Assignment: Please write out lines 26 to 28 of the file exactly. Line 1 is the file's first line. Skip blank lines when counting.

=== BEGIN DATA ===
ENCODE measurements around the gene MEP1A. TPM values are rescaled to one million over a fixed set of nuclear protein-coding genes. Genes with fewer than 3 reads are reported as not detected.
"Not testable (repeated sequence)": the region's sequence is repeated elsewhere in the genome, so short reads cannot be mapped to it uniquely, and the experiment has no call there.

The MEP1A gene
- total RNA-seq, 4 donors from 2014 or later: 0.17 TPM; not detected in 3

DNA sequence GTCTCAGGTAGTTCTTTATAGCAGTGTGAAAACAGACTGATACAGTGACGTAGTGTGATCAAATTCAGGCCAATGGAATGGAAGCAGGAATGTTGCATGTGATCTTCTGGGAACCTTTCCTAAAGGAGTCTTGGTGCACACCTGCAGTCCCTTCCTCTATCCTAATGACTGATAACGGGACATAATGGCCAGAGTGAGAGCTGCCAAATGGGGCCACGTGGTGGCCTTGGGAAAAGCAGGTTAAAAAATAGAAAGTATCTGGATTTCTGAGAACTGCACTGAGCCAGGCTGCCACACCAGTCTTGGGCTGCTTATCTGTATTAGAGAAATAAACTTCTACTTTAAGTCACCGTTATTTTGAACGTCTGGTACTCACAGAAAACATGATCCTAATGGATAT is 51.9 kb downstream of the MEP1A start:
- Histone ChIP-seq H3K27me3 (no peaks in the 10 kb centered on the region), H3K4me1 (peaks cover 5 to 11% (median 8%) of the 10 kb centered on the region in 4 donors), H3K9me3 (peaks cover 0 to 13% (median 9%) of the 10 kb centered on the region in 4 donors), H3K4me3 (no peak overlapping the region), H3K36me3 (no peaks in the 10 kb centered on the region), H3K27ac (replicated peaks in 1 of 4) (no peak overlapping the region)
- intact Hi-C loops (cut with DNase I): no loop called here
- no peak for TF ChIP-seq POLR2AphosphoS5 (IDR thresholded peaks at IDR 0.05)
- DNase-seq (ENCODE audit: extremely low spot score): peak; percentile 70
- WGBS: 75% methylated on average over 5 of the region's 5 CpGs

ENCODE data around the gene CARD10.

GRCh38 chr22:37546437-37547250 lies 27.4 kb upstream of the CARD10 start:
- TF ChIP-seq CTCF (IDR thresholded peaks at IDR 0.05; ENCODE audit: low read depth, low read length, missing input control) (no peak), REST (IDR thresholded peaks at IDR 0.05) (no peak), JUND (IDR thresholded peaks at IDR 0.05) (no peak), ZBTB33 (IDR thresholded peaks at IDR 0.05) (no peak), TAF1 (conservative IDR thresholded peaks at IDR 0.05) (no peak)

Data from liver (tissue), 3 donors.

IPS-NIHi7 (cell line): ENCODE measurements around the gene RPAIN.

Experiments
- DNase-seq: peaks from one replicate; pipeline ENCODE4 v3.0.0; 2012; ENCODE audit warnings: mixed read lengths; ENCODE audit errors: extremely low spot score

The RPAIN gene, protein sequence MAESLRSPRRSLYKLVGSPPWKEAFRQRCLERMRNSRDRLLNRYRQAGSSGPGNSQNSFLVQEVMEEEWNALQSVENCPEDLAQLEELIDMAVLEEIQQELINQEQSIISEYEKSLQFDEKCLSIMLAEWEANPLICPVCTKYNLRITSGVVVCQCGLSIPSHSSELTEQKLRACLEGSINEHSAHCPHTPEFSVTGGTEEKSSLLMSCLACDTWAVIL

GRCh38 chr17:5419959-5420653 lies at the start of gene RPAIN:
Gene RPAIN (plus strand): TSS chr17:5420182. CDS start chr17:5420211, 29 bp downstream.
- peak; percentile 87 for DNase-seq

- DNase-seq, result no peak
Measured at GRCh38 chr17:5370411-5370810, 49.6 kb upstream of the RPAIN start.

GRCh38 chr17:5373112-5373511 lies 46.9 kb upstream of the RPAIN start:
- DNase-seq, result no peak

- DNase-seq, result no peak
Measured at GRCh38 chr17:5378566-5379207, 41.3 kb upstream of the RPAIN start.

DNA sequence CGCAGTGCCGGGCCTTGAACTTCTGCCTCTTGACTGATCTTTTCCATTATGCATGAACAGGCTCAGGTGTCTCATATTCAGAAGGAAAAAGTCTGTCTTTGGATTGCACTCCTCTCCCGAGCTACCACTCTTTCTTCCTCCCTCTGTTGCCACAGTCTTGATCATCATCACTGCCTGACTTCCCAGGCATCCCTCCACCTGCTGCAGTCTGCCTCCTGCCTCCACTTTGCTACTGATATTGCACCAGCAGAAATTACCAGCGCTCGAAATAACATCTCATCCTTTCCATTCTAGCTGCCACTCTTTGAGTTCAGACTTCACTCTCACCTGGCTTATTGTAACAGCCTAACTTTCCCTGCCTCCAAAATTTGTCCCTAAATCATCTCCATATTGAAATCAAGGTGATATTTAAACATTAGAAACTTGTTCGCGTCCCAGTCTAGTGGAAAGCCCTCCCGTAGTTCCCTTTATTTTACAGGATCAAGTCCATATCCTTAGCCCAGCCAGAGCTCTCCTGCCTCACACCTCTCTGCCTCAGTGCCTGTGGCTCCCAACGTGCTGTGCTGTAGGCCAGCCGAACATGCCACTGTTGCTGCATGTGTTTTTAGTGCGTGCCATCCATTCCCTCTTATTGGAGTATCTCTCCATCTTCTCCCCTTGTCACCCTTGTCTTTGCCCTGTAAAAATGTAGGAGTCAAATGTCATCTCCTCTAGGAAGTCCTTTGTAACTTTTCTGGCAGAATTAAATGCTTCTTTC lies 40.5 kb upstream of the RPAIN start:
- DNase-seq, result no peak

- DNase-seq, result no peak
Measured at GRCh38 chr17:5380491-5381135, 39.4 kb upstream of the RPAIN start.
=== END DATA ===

- DNase-seq, result no peak
Measured at GRCh38 chr17:5378566-5379207, 41.3 kb upstream of the RPAIN start.

DNA sequence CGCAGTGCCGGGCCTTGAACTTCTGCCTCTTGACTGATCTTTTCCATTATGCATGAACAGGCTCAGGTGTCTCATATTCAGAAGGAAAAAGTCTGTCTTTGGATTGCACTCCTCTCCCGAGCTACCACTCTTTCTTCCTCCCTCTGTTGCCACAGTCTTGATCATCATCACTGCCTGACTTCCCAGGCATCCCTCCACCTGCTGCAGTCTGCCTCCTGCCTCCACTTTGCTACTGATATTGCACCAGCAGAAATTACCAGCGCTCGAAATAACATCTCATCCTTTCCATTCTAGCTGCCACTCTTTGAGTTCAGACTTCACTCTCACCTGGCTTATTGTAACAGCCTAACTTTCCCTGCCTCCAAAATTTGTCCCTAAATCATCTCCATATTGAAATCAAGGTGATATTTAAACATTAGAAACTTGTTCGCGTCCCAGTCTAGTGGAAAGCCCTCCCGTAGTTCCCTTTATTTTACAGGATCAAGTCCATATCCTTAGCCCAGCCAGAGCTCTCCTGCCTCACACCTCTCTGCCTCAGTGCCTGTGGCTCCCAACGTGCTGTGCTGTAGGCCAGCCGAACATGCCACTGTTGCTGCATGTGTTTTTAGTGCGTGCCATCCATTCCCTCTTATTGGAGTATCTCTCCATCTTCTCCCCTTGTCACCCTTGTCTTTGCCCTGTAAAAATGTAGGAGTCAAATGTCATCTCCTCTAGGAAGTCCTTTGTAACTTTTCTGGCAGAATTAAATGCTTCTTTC lies 40.5 kb upstream of the RPAIN start: